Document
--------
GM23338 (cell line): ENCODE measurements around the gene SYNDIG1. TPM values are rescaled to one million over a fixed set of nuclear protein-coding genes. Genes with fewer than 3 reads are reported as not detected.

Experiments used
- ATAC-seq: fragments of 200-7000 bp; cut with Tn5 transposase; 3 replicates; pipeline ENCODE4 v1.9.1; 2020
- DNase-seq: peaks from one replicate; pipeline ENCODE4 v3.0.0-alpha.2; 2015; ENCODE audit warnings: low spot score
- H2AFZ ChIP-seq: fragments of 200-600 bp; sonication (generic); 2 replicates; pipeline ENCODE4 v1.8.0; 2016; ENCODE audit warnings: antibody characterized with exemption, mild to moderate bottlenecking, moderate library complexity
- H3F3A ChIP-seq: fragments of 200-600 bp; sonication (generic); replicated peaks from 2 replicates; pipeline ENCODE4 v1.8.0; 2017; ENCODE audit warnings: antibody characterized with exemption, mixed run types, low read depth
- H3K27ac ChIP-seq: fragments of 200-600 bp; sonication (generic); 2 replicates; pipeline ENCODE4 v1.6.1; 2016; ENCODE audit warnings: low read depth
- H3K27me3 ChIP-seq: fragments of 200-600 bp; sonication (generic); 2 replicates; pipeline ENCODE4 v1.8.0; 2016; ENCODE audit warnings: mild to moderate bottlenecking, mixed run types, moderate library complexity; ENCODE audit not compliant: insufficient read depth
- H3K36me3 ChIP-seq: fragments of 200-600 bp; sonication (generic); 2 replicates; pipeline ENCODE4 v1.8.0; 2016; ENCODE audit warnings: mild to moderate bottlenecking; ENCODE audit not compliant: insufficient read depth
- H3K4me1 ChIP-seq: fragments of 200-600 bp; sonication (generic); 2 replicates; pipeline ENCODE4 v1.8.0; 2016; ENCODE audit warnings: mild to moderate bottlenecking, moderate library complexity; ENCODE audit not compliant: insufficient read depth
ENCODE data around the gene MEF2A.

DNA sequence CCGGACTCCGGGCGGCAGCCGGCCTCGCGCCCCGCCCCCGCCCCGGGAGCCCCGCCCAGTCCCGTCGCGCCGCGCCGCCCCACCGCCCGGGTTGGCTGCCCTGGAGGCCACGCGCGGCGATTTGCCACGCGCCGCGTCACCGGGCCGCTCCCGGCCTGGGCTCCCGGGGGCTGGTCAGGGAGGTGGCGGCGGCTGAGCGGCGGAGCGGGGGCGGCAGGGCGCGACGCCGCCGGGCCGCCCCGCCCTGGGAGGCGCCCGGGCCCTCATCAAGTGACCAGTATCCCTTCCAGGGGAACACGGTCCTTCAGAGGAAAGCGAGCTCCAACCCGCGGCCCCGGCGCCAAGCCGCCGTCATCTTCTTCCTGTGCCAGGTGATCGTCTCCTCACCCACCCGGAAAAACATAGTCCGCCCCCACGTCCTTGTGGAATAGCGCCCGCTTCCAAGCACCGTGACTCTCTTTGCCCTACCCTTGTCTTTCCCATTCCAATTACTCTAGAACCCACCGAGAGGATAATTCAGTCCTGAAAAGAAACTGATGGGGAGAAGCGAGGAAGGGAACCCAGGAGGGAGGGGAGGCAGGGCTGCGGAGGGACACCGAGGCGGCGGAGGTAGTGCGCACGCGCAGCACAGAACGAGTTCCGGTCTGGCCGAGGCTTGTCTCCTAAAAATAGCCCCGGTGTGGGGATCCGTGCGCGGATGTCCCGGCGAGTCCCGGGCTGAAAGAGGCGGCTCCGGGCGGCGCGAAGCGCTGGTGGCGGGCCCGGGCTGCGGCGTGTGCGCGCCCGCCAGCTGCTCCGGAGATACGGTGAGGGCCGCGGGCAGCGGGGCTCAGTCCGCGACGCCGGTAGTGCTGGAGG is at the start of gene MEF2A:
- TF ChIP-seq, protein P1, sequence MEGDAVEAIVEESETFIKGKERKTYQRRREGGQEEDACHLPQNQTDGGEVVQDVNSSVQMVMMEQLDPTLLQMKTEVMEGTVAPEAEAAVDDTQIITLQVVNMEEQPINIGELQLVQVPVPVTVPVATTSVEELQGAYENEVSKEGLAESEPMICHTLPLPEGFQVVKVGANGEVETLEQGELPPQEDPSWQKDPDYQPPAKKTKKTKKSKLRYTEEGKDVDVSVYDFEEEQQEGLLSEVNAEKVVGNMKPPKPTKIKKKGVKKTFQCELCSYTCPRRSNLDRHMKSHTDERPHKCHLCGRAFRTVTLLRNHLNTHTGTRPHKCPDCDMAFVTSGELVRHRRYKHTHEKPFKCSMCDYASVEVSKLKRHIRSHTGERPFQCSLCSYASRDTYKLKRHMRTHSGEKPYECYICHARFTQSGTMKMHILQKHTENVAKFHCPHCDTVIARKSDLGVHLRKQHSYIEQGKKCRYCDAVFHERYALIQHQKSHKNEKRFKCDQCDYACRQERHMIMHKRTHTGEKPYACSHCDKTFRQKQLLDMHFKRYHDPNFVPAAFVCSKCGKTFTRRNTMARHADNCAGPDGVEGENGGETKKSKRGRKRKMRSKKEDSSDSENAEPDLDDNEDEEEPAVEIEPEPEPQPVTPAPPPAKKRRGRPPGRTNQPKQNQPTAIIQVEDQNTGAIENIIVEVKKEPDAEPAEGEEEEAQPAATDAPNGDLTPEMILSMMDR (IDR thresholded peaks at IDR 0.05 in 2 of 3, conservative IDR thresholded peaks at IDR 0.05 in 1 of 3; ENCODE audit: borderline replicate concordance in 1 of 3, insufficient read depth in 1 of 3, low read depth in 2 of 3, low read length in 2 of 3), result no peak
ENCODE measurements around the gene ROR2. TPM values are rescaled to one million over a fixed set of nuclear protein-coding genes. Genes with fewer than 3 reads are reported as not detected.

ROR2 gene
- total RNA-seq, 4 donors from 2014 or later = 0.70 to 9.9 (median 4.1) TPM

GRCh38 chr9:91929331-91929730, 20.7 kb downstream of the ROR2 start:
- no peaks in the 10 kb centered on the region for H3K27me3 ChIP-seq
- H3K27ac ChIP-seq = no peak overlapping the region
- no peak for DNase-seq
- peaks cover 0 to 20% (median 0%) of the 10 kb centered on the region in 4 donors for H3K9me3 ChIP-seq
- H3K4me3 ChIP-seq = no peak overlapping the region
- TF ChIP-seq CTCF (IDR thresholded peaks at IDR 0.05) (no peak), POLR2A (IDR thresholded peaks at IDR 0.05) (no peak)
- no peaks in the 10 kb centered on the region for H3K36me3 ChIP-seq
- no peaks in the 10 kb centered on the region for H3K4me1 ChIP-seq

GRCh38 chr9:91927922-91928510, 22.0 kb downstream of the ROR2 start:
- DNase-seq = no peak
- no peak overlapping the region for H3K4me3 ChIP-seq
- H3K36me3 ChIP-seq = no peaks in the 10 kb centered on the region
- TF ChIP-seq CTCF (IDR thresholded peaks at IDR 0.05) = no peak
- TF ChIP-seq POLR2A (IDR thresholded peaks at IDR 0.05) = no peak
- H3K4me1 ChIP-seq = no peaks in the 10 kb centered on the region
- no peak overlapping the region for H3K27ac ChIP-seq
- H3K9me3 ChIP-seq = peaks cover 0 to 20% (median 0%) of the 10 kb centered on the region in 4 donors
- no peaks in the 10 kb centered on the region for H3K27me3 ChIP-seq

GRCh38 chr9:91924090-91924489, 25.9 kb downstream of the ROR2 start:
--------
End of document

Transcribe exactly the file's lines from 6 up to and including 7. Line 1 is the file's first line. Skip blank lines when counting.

- H3F3A ChIP-seq: fragments of 200-600 bp; sonication (generic); replicated peaks from 2 replicates; pipeline ENCODE4 v1.8.0; 2017; ENCODE audit warnings: antibody characterized with exemption, mixed run types, low read depth
- H3K27ac ChIP-seq: fragments of 200-600 bp; sonication (generic); 2 replicates; pipeline ENCODE4 v1.6.1; 2016; ENCODE audit warnings: low read depth